The paper describes the progress of a research project to explore the mental health journey of Indigenous women admitted to an acute inpa-tient unit. There is little in the literature relating to indigenous women’s experience of inpatient mental health care in Australia; Their story is largely unheard. This project will produce a comprehensive review of existing literature and identify opportunities for future research. The study will use the women’s stories to examine factors which inﬂ uence the experience of indigenous women in the acute unit, including culture and gender issues, access to services, and mental health beliefs. It will also attempt to identify inpatient experiences, which are seen by indig-enous women as culturally secure. This project will produce a compre-hensive review of existing literature, and will attempt to identify appropriate methods for undertaking research with Indigenous women and future directions for research. This is a mixed methods study, which combines qualitative and quantitative approaches within the different stages of the research process. Analysis of results will offer insight into future directions for culturally secure, gender safe inpatient interven-tions. It will provide a basis for policy and program development and will contribute to educational development for non-indigenous staff. Tangible feedback will be provided to participants. The project is at a very early stage. This paper will present progress to date, including formation, membership and function of an Indigenous Reference Group, and a consideration of ethical issues inherent in the position of non-Indigenous researcher working with Indigenous women.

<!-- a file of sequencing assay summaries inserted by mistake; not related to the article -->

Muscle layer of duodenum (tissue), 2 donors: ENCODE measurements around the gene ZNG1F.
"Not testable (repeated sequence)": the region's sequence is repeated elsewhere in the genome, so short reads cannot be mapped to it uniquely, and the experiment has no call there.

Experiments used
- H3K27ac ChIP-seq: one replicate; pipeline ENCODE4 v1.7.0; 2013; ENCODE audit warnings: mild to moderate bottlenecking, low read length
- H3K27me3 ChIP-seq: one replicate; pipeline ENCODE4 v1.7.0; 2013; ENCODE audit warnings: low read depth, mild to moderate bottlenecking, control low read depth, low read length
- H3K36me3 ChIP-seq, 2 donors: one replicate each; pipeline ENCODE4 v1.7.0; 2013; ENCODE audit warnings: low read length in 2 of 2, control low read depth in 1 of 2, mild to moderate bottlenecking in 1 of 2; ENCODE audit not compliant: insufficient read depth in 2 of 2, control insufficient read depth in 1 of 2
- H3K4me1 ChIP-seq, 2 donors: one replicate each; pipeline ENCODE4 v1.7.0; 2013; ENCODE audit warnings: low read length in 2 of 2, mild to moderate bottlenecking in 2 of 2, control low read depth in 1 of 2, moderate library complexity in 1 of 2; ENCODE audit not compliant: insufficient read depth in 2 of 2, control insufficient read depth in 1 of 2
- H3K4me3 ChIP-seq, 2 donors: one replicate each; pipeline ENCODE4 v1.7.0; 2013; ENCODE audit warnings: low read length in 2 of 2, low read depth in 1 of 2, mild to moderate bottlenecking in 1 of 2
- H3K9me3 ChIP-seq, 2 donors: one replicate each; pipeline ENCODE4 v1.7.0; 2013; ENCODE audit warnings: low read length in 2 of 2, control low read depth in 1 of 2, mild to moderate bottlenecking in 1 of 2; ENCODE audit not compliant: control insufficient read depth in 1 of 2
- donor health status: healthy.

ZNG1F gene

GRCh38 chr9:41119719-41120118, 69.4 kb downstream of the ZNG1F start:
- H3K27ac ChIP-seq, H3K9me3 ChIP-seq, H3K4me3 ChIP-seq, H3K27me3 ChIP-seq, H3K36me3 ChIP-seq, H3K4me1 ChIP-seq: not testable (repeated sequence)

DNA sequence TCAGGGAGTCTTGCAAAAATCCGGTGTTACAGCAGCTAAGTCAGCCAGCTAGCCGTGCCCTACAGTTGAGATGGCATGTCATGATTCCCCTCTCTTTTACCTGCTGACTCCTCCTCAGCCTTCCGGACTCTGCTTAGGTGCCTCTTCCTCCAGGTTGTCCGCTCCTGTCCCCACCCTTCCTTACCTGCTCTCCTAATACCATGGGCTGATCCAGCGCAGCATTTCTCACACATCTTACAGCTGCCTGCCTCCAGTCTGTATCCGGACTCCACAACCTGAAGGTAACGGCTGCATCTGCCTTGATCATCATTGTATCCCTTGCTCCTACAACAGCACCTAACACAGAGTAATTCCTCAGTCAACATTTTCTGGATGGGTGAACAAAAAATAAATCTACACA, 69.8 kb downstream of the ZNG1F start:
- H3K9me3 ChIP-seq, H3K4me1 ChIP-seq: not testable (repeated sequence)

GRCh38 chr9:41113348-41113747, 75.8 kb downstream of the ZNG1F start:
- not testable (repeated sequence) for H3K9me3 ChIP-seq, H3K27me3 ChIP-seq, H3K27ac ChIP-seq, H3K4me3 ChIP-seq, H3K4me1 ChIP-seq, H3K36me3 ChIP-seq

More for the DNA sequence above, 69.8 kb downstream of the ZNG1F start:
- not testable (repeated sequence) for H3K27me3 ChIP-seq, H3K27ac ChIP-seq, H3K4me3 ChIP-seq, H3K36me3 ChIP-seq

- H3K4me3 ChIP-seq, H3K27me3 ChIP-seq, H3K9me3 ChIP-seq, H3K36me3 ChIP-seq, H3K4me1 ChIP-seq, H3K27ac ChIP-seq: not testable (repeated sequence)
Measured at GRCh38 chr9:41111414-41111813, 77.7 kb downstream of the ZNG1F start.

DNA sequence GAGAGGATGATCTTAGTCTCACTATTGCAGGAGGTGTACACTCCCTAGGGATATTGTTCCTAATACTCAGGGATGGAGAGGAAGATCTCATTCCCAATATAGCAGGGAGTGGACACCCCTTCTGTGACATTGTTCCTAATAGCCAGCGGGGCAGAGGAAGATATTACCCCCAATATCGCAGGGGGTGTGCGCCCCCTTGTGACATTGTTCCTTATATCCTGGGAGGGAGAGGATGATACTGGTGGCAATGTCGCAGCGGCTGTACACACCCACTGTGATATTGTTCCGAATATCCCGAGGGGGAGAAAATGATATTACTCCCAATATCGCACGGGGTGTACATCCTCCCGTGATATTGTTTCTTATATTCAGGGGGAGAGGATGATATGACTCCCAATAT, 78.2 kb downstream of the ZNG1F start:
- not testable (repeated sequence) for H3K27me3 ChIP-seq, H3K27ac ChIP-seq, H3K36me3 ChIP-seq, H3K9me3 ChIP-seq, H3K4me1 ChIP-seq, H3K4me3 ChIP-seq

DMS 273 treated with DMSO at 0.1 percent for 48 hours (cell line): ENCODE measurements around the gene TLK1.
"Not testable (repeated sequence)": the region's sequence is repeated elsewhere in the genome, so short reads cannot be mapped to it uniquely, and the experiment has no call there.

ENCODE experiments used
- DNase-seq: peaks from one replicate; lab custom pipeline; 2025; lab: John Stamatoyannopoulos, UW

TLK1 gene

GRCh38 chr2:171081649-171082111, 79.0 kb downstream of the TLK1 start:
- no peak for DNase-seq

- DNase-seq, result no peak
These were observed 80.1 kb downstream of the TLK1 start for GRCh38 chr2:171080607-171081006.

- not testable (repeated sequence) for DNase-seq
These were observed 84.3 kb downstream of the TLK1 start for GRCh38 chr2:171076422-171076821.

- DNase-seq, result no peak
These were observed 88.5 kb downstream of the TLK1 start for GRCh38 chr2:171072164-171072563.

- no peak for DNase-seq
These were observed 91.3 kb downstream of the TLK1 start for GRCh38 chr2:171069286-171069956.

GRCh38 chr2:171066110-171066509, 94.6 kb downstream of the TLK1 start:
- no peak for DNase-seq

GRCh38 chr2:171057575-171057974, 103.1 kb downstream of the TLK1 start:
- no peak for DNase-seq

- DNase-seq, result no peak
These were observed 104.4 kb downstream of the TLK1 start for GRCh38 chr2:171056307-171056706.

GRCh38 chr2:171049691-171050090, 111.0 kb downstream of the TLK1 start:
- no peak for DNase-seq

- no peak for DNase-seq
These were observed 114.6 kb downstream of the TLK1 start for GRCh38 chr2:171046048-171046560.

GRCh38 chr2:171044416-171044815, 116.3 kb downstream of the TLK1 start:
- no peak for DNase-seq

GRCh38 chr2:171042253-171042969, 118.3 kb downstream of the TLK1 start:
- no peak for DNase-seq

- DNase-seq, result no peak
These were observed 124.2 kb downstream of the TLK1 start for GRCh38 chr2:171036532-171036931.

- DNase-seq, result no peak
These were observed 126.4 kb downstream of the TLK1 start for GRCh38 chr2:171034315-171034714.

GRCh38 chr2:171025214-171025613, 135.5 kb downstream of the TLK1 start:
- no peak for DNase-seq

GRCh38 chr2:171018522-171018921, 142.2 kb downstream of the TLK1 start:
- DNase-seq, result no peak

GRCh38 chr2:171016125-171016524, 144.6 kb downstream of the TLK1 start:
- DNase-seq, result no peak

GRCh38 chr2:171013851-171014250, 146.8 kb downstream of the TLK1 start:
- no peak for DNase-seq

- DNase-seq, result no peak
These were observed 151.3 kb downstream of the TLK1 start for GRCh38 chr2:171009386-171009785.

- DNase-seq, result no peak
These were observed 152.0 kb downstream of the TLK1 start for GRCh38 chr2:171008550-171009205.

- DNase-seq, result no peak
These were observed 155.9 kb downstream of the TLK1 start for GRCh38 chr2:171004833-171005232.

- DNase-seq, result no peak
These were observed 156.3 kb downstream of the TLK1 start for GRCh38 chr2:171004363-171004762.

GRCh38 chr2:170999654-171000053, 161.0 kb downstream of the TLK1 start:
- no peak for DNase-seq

|Number of pages||1|
|Journal||International Journal of Mental Health Nursing|
|Publication status||Published - Oct 2012|
|Event||ACMHN’s 38th International Mental Health Nursing Conference: The Fabric of Life - Darwin Convention Centre, Darwin, Australia|
Duration: 3 Oct 2012 → 5 Oct 2012
Conference number: 38th